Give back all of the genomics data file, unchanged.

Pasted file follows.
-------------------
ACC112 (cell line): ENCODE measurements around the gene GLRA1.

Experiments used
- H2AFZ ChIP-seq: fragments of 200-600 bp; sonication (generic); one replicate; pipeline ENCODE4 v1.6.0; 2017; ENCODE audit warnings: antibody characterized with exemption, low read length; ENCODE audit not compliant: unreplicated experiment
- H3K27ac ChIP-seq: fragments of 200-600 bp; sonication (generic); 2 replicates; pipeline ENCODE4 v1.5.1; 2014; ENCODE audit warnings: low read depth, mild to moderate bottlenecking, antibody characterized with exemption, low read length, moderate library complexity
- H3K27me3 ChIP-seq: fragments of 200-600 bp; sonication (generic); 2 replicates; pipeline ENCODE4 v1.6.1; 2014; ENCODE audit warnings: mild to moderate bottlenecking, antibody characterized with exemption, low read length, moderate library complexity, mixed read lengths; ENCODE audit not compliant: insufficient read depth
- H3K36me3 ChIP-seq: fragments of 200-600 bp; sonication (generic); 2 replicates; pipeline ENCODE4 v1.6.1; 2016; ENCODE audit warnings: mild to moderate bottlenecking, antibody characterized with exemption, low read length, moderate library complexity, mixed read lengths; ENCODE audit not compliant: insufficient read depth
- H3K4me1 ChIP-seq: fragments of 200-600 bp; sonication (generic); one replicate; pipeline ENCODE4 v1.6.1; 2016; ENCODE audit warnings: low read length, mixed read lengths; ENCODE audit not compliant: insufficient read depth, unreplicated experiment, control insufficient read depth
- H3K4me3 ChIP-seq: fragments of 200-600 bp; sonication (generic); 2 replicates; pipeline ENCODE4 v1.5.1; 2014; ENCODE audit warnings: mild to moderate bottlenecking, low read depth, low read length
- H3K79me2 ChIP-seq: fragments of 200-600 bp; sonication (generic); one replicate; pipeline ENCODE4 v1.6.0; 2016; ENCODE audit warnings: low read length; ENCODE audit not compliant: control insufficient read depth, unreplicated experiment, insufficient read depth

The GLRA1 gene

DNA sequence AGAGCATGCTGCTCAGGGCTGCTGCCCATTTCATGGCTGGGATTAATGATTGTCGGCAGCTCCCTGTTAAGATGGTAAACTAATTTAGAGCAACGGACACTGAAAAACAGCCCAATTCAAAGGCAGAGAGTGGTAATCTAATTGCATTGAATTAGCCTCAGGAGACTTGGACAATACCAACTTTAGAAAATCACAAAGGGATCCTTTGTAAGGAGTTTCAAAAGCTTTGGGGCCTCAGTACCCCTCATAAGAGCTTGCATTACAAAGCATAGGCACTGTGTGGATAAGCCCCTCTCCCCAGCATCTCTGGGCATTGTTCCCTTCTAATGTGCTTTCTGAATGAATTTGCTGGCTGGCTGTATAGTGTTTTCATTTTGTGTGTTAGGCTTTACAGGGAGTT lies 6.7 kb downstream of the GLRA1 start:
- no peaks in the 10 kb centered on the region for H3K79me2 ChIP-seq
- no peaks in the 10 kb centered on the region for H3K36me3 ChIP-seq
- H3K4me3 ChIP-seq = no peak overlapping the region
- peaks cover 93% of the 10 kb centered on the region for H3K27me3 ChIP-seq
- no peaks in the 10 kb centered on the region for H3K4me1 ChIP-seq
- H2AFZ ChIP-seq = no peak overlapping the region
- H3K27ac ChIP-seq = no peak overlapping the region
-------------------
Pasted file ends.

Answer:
ACC112 (cell line): ENCODE measurements around the gene GLRA1.

Experiments used
- H2AFZ ChIP-seq: fragments of 200-600 bp; sonication (generic); one replicate; pipeline ENCODE4 v1.6.0; 2017; ENCODE audit warnings: antibody characterized with exemption, low read length; ENCODE audit not compliant: unreplicated experiment
- H3K27ac ChIP-seq: fragments of 200-600 bp; sonication (generic); 2 replicates; pipeline ENCODE4 v1.5.1; 2014; ENCODE audit warnings: low read depth, mild to moderate bottlenecking, antibody characterized with exemption, low read length, moderate library complexity
- H3K27me3 ChIP-seq: fragments of 200-600 bp; sonication (generic); 2 replicates; pipeline ENCODE4 v1.6.1; 2014; ENCODE audit warnings: mild to moderate bottlenecking, antibody characterized with exemption, low read length, moderate library complexity, mixed read lengths; ENCODE audit not compliant: insufficient read depth
- H3K36me3 ChIP-seq: fragments of 200-600 bp; sonication (generic); 2 replicates; pipeline ENCODE4 v1.6.1; 2016; ENCODE audit warnings: mild to moderate bottlenecking, antibody characterized with exemption, low read length, moderate library complexity, mixed read lengths; ENCODE audit not compliant: insufficient read depth
- H3K4me1 ChIP-seq: fragments of 200-600 bp; sonication (generic); one replicate; pipeline ENCODE4 v1.6.1; 2016; ENCODE audit warnings: low read length, mixed read lengths; ENCODE audit not compliant: insufficient read depth, unreplicated experiment, control insufficient read depth
- H3K4me3 ChIP-seq: fragments of 200-600 bp; sonication (generic); 2 replicates; pipeline ENCODE4 v1.5.1; 2014; ENCODE audit warnings: mild to moderate bottlenecking, low read depth, low read length
- H3K79me2 ChIP-seq: fragments of 200-600 bp; sonication (generic); one replicate; pipeline ENCODE4 v1.6.0; 2016; ENCODE audit warnings: low read length; ENCODE audit not compliant: control insufficient read depth, unreplicated experiment, insufficient read depth

The GLRA1 gene

DNA sequence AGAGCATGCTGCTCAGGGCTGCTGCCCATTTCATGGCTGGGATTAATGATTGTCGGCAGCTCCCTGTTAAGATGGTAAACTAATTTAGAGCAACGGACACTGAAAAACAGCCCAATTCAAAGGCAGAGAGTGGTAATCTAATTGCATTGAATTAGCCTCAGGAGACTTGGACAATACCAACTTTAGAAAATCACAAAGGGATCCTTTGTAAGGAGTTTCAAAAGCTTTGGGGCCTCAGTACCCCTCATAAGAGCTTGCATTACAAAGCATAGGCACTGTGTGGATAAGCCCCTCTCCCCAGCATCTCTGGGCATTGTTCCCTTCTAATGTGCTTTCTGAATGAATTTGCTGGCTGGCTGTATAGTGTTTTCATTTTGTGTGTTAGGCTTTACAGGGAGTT lies 6.7 kb downstream of the GLRA1 start:
- no peaks in the 10 kb centered on the region for H3K79me2 ChIP-seq
- no peaks in the 10 kb centered on the region for H3K36me3 ChIP-seq
- H3K4me3 ChIP-seq = no peak overlapping the region
- peaks cover 93% of the 10 kb centered on the region for H3K27me3 ChIP-seq
- no peaks in the 10 kb centered on the region for H3K4me1 ChIP-seq
- H2AFZ ChIP-seq = no peak overlapping the region
- H3K27ac ChIP-seq = no peak overlapping the region